If Merriam-Webster defines geography as “a science that deals with the description, distribution, and interaction of the diverse physical, biological and cultural features of the earth’s surface,” and cartography as “the science or art of making maps,” my interests lie in where locating one’s position in the world becomes an art, and how that artistic pursuit has drastically changed over time.
(source: Hand Drawn Map Association)
In the past, figuring out one’s place in the world was very individual-centric. Ancient mapping technologies (now virtually extinct!) practiced by indigenous cultures around the globe focused on producing three-dimensional, tactile maps depicting only the information most pertinent for the task at hand. They were well-designed works of art that made the most of all five of the user’s senses.
Inhabitants of the Marshall Islands, Polynesia, and Micronesia used open-woven coconut fronds and strings to create depictions of island chains and the major ocean swells in relation to tides. Usually the stick maps were so personalized that it was up to the individual who created it to use it 100% accurately.
(source: No Tech Magazine)
Or, take for instance, the three-dimensional maps carved from wood used by the Inuit for navigating island chains at night by kayak. The carved edges depicted the shoreline as viewed from the sea, rather than viewing the ocean only in context as the element defining the outer edges of the land.
(source: Pencil and Pipette)
As the world began to feel smaller and smaller during the Victorian era, curiosity turned inwards. If cartography can be understood as any way of creating an overlay of the world, the science of anatomy stands as cartography of the body; rather than mapping our place in the world, anatomy maps the world contained within.
An early example of such inward-facing cartography was Dr. Alesha Sivartha, whose stunning depictions of the world inside our bodies include such gems as:
The biological accuracy (or lack thereof) isn’t the point. Sivartha’s work demonstrates a higher understanding of society’s influence on our inner workings, including locating one’s sense of self amidst the turmoil. In his representations, the world is literally internalized and compartmentalized until it becomes what makes us… us.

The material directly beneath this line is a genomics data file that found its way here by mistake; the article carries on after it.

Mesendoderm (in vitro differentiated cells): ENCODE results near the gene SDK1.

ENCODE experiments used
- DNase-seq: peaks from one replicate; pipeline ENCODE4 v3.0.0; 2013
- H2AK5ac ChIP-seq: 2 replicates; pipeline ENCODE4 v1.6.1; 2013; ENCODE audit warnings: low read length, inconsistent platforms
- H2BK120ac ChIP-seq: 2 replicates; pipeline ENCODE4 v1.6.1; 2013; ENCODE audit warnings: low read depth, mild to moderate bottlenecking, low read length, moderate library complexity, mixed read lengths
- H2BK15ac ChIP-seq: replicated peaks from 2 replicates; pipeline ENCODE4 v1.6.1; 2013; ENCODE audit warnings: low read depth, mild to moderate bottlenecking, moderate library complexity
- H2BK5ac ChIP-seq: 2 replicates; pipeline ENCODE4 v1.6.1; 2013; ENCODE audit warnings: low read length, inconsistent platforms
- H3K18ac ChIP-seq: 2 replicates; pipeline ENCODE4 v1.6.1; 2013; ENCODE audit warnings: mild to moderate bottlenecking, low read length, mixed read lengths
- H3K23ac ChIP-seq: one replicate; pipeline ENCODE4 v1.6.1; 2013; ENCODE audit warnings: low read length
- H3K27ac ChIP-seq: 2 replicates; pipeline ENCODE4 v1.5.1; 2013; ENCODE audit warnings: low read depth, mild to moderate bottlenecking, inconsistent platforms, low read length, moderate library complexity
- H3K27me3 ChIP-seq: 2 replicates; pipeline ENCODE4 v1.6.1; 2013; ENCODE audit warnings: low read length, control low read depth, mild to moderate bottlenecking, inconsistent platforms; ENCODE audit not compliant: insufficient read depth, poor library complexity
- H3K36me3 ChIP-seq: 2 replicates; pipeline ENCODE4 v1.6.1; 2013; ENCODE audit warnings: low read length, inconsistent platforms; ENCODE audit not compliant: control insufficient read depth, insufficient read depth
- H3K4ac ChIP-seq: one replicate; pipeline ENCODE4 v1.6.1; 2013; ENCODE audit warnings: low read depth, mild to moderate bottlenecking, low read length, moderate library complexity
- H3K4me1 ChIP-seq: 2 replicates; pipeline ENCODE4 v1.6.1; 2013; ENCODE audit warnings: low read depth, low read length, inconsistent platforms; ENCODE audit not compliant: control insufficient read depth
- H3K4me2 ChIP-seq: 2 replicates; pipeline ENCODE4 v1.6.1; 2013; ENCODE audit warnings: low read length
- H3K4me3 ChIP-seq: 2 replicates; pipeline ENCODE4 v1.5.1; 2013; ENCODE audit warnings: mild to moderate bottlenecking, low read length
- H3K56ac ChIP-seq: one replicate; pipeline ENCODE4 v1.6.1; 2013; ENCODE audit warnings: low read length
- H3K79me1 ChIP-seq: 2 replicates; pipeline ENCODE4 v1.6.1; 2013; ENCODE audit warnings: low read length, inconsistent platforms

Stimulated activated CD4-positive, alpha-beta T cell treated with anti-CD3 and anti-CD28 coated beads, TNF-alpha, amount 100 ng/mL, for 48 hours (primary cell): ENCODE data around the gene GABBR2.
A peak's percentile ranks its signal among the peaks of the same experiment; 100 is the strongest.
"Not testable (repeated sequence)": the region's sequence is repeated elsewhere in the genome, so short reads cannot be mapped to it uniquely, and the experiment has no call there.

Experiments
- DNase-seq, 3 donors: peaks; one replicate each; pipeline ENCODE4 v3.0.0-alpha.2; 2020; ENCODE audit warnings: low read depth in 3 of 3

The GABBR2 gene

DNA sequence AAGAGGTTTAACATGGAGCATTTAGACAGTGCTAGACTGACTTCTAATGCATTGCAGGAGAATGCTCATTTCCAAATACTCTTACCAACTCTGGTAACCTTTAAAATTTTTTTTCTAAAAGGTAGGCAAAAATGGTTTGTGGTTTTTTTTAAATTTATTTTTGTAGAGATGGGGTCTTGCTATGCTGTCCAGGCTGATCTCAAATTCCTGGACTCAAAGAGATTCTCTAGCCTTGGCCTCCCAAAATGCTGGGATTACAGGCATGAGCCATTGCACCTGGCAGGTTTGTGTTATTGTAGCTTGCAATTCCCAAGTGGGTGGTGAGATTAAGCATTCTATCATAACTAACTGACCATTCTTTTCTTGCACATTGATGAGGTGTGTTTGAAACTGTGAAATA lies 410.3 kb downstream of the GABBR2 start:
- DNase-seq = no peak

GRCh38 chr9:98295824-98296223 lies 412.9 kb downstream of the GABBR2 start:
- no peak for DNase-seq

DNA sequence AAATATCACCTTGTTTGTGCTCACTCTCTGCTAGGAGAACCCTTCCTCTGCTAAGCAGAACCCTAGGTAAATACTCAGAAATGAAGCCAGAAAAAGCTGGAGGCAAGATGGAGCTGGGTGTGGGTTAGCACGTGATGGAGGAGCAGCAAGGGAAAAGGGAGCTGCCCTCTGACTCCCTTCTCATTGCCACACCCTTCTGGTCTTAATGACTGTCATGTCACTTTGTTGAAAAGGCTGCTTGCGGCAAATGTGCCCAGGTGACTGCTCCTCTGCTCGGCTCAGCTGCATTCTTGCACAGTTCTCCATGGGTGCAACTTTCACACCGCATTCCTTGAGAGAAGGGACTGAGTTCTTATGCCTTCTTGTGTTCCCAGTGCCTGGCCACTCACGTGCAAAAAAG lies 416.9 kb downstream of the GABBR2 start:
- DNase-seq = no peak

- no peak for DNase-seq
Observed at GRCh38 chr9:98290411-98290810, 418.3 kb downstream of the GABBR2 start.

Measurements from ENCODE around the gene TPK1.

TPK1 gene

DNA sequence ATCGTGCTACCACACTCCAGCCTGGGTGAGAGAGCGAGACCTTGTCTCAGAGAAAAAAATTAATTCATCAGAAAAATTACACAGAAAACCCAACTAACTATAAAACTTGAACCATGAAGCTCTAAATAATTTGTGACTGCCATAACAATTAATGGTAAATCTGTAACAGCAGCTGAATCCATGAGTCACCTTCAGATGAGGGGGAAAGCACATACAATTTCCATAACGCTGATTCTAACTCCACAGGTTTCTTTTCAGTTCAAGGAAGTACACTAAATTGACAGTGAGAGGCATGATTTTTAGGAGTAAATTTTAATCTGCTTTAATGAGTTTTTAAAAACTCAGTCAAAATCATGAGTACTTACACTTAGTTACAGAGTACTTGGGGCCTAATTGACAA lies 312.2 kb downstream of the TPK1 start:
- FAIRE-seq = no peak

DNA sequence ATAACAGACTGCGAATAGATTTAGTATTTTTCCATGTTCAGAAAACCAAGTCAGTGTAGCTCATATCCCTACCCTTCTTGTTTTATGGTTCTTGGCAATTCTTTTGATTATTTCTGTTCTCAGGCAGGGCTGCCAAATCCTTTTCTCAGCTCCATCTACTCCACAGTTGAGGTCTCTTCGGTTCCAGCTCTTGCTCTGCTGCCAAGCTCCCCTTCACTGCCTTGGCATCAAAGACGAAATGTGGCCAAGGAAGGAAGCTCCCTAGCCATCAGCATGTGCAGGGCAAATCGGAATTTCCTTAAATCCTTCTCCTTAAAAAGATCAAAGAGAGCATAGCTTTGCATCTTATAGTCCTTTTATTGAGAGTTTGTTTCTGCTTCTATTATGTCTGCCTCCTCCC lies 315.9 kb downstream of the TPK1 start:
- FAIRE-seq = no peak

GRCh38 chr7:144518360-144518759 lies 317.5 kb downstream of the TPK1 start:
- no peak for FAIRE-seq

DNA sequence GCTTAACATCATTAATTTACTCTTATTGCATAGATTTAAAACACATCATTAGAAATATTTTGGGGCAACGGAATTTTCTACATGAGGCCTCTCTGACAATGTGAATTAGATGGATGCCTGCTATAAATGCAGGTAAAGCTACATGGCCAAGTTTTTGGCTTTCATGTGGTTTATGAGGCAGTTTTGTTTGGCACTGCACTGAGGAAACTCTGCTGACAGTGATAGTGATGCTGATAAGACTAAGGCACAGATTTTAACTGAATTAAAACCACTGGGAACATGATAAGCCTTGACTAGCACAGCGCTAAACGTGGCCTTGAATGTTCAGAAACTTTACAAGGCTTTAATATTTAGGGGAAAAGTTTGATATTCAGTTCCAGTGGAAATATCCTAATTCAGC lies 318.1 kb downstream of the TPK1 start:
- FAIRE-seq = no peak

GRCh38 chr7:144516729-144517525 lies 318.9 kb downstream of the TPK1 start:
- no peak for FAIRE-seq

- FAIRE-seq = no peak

When it comes down to it, we are, after all, but a speck on the planet, trapped within our bodies looking outward and inward. Our geographical situation – and consequential representations thereof – are therefore inherently subjective.
Because of this fact, it’s a damn shame school has ingrained in us that the Mercator Projection (or Gall-Peters Projection, if you went to a private hippie school like yours truly) is the end-all, be-all of the understanding of our world.
Regardless, the more we discover about how we humans fit into this mad, mad world, the more there is to know! That’s the exciting part. Satellite imaging, the Large Hadron Collider, MRIs… these are all technologies built with the express purpose of mapping out heretofore-unseen crannies of our existences, both internal and external!
Beyond the previous examples, there are so many options for the ways we decide to represent our location in the world. Just recently the New York Times featured reader-submitted maps of the subway system, and there’s an entire blog dedicated to alternative, hand-drawn maps. Still in doubt that cartography has long been pigeon-holed into boring depictions of latitude and longitude? Look no further than F-YeahCartography or Strange Maps to blow your mind.
The internet has given geography appreciators a new venue with which to preserve and celebrate the intersection of the history, information, and cartographic arts previously taken for granted.
Let us not lose what we once knew in our quest to learn even more, shall we?